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I’ve been watching with interest the negative attention given to business jargon recently. I would have said ‘watched with amusement’ but use of terms such as ‘demising’ is far from funny. I won’t rehearse the usual suspects; we all know who and what they are.

But one of the less offensive, albeit less current terms is that of ‘operating outside one’s comfort zone’. This one resonates with me personally. It represents a sense of challenge and it has a focus on personal responsibility: ‘I define what constitutes my comfort zone; I determine what action I need to take and consequently, I determine how far out of my personal zone I choose to travel’.

Do you ever sail outside your comfort zone?

Personal revelation time. In many respects, I am, in Myers-Briggs types, the archetypal ISTJ.  But I tend to think of myself more accurately as an ‘Introvert with Glaswegian tendencies’.

Occasionally, I have strong views and a well developed sense of equity and fairness and common sense. That coupled with possession of a decent sized mouth which I’m capable of using, overcomes a strong tendency towards introversion and a quiet disposition.

In that context, I’ve taken the notion of operating outside my own comfort zone to heart. Earlier in my career when I was reluctant to deliver presentations, I became a part-time lecturer at a further education college on employment relations and employment law. In addition to strengthening my subject matter knowledge, this caused me to develop and refine my delivery style while engaging with groups of around 30 students at a time.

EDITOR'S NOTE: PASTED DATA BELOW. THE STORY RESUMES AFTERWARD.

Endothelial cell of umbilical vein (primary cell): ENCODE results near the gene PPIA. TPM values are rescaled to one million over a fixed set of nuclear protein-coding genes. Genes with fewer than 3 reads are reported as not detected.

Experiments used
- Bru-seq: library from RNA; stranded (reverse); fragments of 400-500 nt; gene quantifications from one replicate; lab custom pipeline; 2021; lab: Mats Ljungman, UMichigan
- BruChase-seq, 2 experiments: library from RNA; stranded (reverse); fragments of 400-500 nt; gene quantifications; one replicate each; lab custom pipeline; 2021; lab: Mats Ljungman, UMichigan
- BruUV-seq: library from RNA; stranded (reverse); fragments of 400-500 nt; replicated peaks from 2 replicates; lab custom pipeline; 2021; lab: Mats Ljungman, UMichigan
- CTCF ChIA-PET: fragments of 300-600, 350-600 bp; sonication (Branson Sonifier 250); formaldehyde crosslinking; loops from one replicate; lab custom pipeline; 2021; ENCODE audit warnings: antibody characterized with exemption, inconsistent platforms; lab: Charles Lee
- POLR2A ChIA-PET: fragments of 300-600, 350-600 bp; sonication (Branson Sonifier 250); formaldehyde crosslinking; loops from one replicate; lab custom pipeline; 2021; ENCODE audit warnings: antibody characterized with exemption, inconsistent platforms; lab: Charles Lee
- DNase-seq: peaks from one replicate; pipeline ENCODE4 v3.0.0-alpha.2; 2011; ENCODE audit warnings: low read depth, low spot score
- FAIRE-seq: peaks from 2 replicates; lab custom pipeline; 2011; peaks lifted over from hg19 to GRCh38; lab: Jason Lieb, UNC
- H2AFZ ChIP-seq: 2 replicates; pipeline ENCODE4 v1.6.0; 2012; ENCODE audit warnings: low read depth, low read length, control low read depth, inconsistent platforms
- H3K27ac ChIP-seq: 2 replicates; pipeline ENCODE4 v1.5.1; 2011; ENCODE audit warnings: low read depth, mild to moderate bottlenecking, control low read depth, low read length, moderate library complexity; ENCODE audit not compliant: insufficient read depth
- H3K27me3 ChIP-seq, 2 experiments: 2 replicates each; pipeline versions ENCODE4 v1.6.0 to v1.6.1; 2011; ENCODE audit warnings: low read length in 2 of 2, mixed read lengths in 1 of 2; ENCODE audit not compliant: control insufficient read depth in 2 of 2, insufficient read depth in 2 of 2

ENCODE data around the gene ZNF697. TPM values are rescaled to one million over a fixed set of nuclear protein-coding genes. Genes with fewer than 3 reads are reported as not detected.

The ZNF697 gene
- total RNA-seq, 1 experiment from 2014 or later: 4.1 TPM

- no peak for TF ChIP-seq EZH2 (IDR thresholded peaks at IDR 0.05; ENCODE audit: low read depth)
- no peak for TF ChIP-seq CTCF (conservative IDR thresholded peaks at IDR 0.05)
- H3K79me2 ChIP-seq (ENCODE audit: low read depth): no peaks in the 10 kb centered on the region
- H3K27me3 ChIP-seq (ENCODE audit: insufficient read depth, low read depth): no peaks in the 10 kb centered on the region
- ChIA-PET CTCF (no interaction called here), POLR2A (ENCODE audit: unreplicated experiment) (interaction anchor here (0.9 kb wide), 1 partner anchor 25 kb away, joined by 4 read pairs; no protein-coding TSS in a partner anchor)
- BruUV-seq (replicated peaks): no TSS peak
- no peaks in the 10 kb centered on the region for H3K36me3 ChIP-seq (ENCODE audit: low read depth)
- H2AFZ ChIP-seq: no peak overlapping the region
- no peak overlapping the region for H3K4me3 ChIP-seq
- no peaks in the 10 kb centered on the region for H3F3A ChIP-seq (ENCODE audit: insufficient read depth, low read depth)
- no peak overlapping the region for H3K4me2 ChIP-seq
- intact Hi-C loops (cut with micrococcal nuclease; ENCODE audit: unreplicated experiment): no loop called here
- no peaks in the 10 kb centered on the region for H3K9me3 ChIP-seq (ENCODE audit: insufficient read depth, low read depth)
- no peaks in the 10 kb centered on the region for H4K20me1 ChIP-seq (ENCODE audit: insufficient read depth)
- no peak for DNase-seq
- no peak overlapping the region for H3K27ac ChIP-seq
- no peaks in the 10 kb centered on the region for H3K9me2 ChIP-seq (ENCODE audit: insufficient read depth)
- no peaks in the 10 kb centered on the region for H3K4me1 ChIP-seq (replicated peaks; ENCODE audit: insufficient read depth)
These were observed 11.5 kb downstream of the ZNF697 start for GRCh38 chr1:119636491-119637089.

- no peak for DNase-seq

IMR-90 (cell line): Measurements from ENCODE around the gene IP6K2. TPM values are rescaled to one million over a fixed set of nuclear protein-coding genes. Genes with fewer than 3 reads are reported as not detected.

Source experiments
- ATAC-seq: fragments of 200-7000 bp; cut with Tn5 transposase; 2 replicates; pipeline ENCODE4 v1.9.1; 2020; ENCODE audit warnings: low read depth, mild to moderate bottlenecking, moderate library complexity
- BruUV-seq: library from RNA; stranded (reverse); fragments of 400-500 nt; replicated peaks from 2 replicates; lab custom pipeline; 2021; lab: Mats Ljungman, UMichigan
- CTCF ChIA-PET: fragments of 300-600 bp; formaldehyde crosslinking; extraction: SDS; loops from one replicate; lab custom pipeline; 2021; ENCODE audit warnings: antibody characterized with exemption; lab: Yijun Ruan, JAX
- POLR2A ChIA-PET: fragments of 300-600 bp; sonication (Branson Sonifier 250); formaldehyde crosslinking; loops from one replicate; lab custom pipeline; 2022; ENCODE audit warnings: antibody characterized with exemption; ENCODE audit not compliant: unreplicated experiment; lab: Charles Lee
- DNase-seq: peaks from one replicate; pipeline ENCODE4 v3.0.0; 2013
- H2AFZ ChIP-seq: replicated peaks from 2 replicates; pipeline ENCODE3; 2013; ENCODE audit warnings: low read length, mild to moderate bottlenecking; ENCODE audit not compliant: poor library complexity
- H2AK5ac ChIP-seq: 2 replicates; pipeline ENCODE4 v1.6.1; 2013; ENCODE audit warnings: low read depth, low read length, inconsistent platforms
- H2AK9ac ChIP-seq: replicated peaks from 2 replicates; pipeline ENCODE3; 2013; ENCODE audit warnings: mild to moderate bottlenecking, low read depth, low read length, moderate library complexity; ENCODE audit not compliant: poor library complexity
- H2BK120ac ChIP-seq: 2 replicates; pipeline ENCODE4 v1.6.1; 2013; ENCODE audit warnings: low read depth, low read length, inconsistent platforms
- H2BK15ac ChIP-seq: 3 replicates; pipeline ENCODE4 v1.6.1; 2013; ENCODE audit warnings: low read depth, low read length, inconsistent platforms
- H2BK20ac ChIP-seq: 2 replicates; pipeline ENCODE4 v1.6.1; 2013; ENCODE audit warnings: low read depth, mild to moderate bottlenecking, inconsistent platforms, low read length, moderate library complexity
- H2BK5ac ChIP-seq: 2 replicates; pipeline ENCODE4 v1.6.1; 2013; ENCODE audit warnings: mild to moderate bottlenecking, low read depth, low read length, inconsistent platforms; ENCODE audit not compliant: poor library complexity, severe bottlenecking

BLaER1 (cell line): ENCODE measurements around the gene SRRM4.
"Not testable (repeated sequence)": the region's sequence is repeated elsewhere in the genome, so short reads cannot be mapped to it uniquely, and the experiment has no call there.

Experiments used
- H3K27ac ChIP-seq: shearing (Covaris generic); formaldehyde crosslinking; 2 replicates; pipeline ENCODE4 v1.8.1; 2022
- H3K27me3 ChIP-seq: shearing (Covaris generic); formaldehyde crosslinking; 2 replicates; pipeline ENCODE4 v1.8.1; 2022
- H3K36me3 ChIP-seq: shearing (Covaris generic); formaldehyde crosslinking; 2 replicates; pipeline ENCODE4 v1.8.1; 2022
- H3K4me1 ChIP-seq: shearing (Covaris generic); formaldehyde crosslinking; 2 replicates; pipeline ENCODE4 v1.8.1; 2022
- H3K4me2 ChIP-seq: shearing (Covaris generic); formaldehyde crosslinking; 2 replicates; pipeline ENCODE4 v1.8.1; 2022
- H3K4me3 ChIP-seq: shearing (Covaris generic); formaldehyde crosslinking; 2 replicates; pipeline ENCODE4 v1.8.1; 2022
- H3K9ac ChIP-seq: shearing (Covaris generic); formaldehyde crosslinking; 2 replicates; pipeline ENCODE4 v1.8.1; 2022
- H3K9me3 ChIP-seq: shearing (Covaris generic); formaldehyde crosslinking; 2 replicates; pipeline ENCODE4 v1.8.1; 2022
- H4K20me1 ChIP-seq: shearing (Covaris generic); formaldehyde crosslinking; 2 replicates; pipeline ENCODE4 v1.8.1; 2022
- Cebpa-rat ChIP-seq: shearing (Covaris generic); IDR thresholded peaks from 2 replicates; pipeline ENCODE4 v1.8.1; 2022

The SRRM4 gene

Keep sailing on

At a later point, I concluded that I wasn’t being as effective as I should be in meeting settings and decided that I needed to push myself into more prominent positions and force myself to contribute more. Within my then pharmaceutical sector employer, I became chair of the scientific procedures ethics committee (which was highly unusual for a non-scientist). I also became chair of the quality issues committee, which was geared towards cross-functional working – making savings and efficiencies while generally promoting a quality agenda.

Neither subject matter was an obvious core topic for me and it forced me in to new learnings and to consider how, as chair, I could harness the expertise and knowledge within the respective committees, while utilising my own skills in a more active and engaging way.

Growth comes from pushing yourself

At the time, neither initially felt like a comfortable experience but in time I genuinely benefited from the opportunities and those experiences proved to be an excellent foundation for later years and different roles.

I hope, particularly in the early stages of this new year, at a time when hope and optimism is still very much present, you will each consider what represents your own comfort zone and promptly determine how you will stray outside of them, pushing yourself into uncomfortable but challenging waters.

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Written by Gary Brewer, global head of reward & OD, William Grant & Sons

Gary Brewer is global head of reward & OD for William Grant & Sons. He has formerly held lead HR roles across the Pharmaceutical, Financial Services, Media, Transport and Public Sectors. A Fellow of the CIPD, Gary is currently an Employment Tribunal member and has also held various Board and Consultancy appointments.

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